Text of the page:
Last week I had occasion to reread Mishlove's The PK Man, and now, as the author myself of a book about another astonishing book-- Metaphysical Odyssey into the Mexican Revolution: Francisco I. Madero and His Secret Book, Spiritist Manual, I found it even more astonishing, for I understood what courage it must have taken to not only write The PK Man, but to publish it. Never mind read it twice, cover to cover. When it comes to this sort of material, most people, including myself back when, encounter a block of cognitive dissonance oh, say, the size of Greenland.
What prompted the reread of PK Man was that I flew to Las Vegas to be interviewed about my book on Jeffrey Mishlove's show, New Thinking Allowed. (Stay tuned for the video links.) It was honor indeed. Of course I brought my copy of The PK Man for him to sign.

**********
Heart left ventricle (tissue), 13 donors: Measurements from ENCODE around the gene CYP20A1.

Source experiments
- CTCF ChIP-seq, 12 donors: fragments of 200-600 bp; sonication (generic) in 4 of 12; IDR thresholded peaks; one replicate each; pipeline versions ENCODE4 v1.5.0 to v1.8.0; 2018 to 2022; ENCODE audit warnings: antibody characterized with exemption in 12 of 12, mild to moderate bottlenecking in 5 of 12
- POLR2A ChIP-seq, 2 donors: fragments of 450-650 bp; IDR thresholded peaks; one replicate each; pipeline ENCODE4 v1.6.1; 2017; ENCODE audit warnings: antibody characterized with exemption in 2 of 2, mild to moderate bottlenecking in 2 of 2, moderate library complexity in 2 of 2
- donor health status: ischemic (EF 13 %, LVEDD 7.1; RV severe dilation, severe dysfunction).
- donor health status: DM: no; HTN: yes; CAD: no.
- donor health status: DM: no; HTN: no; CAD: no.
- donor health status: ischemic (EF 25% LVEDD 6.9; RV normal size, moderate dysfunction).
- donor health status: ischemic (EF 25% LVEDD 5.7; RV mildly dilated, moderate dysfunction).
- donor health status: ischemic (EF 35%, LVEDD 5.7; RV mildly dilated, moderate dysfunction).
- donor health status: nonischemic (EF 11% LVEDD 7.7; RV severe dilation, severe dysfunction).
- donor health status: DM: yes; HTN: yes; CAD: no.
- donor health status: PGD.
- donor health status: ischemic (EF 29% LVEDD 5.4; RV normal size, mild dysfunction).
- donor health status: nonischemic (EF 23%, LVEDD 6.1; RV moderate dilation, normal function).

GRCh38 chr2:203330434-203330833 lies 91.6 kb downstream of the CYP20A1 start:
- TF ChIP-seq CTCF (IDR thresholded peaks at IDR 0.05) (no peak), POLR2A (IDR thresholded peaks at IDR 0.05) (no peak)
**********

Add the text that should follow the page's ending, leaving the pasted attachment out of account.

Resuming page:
But whoa, after all the metaphysical talk, as I was about to get back on the plane, I really needed to do a sharp turn on this teacup ride-- I mean, read something grounding, something very focussed on the materialistic. Anthropologist Wednesday Martin's personal memoir Primates of Park Avenue did that trick. Highly recommended.
Somewhere in between The PK Man and Primates of Park Avenue would be, oh, say, a plumber in Peoria? (And if you think The PK Man was more than a little weird, I point to Ms Martin's Park Avenue apartment which, by her own testimony, features an entire closet devoted to her handbags, including a much-coveted "Birkin" that has a markup over cost akin to the price of a small car.)
(How was Las Vegas? Well, apart from the interview, the only thing I did was to go hiking in Red Rock Canyon National Conservation Area. I did pass the Trump casino on the highway, which made me wonder, as I often do whilst perusing the news of the current presidential campaigns, whether I haven't slip-slided into some alternative universe.)